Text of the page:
Protective clothing and accessories: Sunscreen is a must, but there is more you can and should do to stay protected. 

  • Hats! Wide brimmed hats are the best way to protect your face, neck, head, and ears from the sun. We like this stylish one – and bonus, it floats!

  • Not all sunglass are created equal. Make sure they block 100% of UVA and UVB rays and that they’re polarized. Polarized lenses will reduce the glare off the water and make it easier to see things like puffs on the water, and will overall make it easier to see in bright light; however, you still need to make sure they have proper UV protection. WebMD outlines the importance of sunglasses and how to choose a good pair here.

  • Lens color is more than just style. It doesn’t change the UV protection, but it can affect what you see. Sailing World decoded lens colors earlier this year in this article if you’d like to learn more about getting the best sunglasses for your type of sailing.

  • Clothing. While almost all fabrics are going to protect you to some degree, some are better than others. Pay attention to the Ultraviolet Protection Factor (UPF) when buying clothes for sailing. REI does a great job of explaining how sun protection clothing works, including the construction and dyes used. You can check it out here

  • Make your own shade. There aren’t a lot of shade options on a sail boat, but you can look into getting an awning to help take the edge off during a long regatta or day on the water.

Hydrate, hydrate, hydrate: This is important enough it needs to be repeated three times. Dehydration can affect your sailing performance and ruin your day on the water.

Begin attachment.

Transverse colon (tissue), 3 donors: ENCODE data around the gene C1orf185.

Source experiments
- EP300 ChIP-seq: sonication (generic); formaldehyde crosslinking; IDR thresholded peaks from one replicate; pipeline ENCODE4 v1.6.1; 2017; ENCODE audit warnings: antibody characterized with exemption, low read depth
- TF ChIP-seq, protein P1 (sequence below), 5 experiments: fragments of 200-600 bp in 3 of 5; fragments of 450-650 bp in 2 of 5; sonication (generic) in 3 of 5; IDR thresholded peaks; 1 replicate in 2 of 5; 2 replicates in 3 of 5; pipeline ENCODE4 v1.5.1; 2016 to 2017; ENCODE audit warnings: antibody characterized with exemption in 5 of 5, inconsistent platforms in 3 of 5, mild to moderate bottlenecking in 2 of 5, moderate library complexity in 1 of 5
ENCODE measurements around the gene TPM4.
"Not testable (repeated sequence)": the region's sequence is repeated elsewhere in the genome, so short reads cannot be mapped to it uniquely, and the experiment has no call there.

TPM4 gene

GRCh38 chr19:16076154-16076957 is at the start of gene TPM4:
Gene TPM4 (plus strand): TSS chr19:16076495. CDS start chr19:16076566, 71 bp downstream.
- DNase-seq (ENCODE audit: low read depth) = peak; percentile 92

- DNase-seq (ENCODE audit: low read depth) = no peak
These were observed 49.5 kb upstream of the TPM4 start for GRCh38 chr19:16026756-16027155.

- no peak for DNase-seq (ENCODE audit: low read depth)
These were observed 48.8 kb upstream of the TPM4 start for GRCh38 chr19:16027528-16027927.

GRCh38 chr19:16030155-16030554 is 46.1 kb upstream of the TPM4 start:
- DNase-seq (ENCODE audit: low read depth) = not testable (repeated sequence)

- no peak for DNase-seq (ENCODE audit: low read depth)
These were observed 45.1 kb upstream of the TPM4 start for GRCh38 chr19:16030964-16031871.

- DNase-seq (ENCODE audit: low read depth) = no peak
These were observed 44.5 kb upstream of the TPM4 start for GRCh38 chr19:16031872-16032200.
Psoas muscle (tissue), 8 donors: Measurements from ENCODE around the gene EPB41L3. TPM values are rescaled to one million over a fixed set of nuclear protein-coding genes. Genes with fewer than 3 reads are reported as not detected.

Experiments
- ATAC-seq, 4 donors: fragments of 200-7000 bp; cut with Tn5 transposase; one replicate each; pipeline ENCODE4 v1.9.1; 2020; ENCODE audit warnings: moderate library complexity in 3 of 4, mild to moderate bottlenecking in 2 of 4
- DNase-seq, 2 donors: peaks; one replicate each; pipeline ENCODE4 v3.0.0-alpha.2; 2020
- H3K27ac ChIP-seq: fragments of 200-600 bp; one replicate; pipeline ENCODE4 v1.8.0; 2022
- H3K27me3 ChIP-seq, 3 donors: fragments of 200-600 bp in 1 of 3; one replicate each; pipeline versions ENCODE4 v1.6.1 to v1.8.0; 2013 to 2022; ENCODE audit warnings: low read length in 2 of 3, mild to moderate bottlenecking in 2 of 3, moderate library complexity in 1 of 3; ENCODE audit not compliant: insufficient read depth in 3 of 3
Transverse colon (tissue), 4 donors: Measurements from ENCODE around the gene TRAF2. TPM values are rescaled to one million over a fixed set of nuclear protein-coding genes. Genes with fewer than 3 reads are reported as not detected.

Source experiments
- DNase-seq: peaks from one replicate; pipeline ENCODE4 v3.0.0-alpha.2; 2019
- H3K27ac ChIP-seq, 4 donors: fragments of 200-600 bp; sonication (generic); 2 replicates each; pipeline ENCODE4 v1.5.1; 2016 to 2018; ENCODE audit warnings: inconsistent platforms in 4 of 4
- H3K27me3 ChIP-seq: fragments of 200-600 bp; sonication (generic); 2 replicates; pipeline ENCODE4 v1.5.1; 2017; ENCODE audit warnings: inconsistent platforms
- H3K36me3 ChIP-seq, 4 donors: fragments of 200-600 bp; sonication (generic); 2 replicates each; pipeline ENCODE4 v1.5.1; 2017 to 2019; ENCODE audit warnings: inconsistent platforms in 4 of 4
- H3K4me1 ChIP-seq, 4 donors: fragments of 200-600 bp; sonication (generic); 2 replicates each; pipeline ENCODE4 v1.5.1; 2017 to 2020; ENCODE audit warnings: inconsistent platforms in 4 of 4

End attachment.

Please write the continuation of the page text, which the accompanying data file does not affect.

• Good, old-fashion water. Make sure there is enough on the boat for everyone and make sure people are actually drinking it. If you’re on your boat a lot or for longer periods, maybe consider implementing a water filtration system like the Farr40 Flash Gordon team implemented a few years ago to help eliminate waste and cost.

  • Electrolytes. Salts are a key component to hydration. Gatorade-type drinks are great, but their high sugar content is not ideal, it can slow you down. Look for sugar-free electrolyte tablets to add to your water. If you’re curious about how electrolytes work, hydration tablet company Nuun has a great blog post about it.

What about the kids? Kids can’t take the same beating in the sun that adults can, so you need to take extra precautions with them. Follow all of the aforementioned tips and use kid specific sunscreen that won’t hurt their eyes and is active from initial application. It also helps to alternate times of sun exposure and below deck shade. Quantum Farr40 pro Dave Gerber likes the Sun Bum Face Stick for his gang; “It’s easy for them to use and doesn’t get in their eyes.”

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The Discussion

Mary Lou Scott

If you cruise with your dog please remember that after 30 minutes of direct sun they are subject to the same skin issues as us. Learn more about skin cancer in dogs at You can also see our Spf50+ rashguard shirts for dogs 35lbs and under. Thanks!­čśÄ

Julie Davidson

Hi Mary - thanks for the great tip! I know there are a lot of boat dogs out there that appreciate your comment. - Quantum Sails